In the current landscape of television drama, the "detectives investigating the grisly deaths of young women" story is one we're pretty worn out from. So it’s surprising that True Detective, with its initial murder tableau ripped straight from the first episode of NBC’s Hannibal, manages to overcome the tired formula with a complex narrative structure and brilliant acting.
RECOMMENDED: Winter TV premieres
Tackling a Louisiana murder investigation that spans 17 years, True Detective adopts a storytelling structure reminiscent of How I Met Your Mother, as Detectives Marty Hart (Woody Harrelson) and Rust Cohle (Matthew McConaughey) are questioned, a few days apart, about a case they worked in 1995. As the two detail their recollection of the investigation, the audience is transported back in time, though not always in chronological order. It's clear from the way they deliver certain aspects of the story that both men have changed significantly in that time, without either of them ever having to detail exactly how that may be.
The case originates when the body of a young woman is found naked and bound to tree with deer antlers attached to her head, strange marks painted on her back and bundles of nearby brush lashed into pyramids around her. The odd nature of the crime scene causes many in the police department to believe that the killing is related to Satanic worship. Rust, an enigmatic man with a wounded history, disagrees, deducing that the victim was likely a prostitute and that this murder has the signs of a ritualistic serial killer. He predicts that there will be more to follow and, perhaps, there already have been others. Marty laughs off the speed at which his partner facbricates these theories, but they do turn out to be accurate. As the pair attempts to find links to other possible victims, they also run the risk of losing the case to a special task force that the Governor has implemented to combat anti-Christian crime.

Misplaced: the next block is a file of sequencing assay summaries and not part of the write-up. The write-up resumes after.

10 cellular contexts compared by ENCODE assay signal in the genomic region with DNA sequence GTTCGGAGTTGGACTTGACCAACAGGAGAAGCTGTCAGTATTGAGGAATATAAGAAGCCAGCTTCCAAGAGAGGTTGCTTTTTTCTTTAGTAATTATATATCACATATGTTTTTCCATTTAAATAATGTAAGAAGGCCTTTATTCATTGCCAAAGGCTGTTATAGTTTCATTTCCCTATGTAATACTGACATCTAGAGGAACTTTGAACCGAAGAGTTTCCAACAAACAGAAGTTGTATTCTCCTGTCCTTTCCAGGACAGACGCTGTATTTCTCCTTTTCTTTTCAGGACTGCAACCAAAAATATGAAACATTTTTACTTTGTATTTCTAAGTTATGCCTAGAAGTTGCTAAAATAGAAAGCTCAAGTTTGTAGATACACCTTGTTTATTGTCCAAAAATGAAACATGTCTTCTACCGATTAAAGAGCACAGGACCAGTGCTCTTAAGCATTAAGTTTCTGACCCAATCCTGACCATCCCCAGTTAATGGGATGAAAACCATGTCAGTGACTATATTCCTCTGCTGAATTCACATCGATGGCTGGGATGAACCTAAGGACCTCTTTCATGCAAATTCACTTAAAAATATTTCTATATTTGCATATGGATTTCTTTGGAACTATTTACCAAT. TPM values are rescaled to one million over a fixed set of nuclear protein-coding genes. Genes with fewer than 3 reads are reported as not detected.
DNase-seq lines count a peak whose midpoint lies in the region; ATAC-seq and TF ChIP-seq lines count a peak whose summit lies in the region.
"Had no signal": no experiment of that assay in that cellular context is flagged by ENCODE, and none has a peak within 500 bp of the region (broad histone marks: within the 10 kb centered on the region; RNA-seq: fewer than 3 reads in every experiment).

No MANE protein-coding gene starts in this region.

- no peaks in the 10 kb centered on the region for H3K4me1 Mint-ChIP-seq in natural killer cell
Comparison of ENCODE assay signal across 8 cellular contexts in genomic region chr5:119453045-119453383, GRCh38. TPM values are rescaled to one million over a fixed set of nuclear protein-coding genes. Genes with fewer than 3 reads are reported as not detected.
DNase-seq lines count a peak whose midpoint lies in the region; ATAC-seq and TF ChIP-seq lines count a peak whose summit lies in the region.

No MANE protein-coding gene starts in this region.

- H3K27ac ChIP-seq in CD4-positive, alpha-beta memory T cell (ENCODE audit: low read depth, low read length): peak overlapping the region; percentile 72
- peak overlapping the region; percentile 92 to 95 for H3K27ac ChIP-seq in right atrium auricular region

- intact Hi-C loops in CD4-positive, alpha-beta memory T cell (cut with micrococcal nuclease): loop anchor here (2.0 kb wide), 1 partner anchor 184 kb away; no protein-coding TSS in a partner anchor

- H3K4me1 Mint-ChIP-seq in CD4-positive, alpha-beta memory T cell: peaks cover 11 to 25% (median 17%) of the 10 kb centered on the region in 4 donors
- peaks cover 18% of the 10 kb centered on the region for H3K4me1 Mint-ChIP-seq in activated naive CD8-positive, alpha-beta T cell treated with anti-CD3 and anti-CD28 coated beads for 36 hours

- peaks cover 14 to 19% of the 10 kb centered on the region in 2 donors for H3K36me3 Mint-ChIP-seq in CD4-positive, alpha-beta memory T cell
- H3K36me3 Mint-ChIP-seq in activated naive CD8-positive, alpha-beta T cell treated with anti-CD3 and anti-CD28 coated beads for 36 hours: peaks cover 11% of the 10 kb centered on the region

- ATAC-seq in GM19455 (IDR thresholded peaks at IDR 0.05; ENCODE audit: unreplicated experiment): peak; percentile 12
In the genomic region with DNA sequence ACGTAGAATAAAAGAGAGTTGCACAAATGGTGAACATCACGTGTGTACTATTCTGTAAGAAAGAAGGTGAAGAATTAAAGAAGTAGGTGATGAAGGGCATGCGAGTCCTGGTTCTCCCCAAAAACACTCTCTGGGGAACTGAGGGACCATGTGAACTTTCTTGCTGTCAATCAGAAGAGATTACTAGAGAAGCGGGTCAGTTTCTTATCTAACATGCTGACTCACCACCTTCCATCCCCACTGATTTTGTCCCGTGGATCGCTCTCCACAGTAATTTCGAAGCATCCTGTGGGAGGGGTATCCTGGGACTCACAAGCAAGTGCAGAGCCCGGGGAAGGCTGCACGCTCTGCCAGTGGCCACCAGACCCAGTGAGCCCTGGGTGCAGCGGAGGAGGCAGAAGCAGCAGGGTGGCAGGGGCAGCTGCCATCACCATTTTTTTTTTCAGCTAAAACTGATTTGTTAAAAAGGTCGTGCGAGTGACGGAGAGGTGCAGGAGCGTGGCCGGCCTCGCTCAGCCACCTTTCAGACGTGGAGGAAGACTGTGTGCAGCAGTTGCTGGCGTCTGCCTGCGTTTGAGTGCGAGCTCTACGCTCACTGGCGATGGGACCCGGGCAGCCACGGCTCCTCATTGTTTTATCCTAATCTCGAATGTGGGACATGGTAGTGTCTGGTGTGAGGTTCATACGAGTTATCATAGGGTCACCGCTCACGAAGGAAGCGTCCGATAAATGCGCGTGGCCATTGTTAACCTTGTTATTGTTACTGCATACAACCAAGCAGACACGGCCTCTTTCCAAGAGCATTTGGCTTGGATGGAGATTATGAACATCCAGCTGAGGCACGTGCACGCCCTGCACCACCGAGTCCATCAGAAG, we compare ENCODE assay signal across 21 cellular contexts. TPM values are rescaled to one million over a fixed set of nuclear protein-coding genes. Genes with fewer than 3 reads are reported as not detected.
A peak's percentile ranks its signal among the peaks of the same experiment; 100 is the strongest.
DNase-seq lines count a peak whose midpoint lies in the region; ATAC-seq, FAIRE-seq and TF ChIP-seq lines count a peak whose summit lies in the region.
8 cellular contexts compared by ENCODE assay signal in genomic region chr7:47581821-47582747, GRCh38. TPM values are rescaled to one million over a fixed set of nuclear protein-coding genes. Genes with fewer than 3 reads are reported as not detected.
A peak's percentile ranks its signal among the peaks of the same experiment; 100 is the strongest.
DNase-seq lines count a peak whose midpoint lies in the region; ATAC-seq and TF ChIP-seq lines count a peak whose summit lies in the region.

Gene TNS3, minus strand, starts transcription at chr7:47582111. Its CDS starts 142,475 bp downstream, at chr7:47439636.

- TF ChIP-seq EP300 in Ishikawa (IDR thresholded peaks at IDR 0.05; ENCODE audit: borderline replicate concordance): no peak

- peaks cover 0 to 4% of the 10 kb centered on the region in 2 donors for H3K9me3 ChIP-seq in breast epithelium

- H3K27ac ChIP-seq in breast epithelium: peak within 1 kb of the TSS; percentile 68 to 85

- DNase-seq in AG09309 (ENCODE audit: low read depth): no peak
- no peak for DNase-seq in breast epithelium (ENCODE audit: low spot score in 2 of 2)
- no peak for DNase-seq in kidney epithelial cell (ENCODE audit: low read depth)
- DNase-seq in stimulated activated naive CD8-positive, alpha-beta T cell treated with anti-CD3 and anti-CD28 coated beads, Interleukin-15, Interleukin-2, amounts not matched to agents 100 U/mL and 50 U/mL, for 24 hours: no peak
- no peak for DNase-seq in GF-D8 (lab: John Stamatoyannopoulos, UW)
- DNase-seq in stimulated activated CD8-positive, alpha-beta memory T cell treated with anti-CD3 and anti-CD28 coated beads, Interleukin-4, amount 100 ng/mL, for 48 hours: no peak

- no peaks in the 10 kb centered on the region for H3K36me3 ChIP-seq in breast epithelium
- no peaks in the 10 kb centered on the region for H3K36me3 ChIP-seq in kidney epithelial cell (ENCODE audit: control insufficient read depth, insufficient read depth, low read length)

The crime story in True Detective is its worst feature, offering little more than we've come to expect from countless other investigative dramas like The Killing or The Bridge. What makes this series utterly fascinating is watching McConaughey and Harrelson unravel their characters' histories while discussing the case. Piece-by-piece, they offer tidbits of information that fill in the 17-year gap that's lead them to where they sit. McConaughey certainly gets the showiest transformation as he goes from a haunted but clean-cut, recovering alcoholic in 1995 to to slovenly mess in 2012, insisting a detective run out and get him a six-pack in the middle the interrogation. He's a man plagued by tragedy and brilliance, unlike anything McConaughey has tackled before, even in his recent career resurgence. Harrleson's Marty is a more straightforward guy who frequently comes off as a bit of a cad in the '95 sequences, but the actor really shines in the interrogation scenes when he manages to communicate years of history with a well-placed silence.
True Detective is a fascinating portrait of two broken men that offers its lead actors an amazing opportunity to showcase their talents.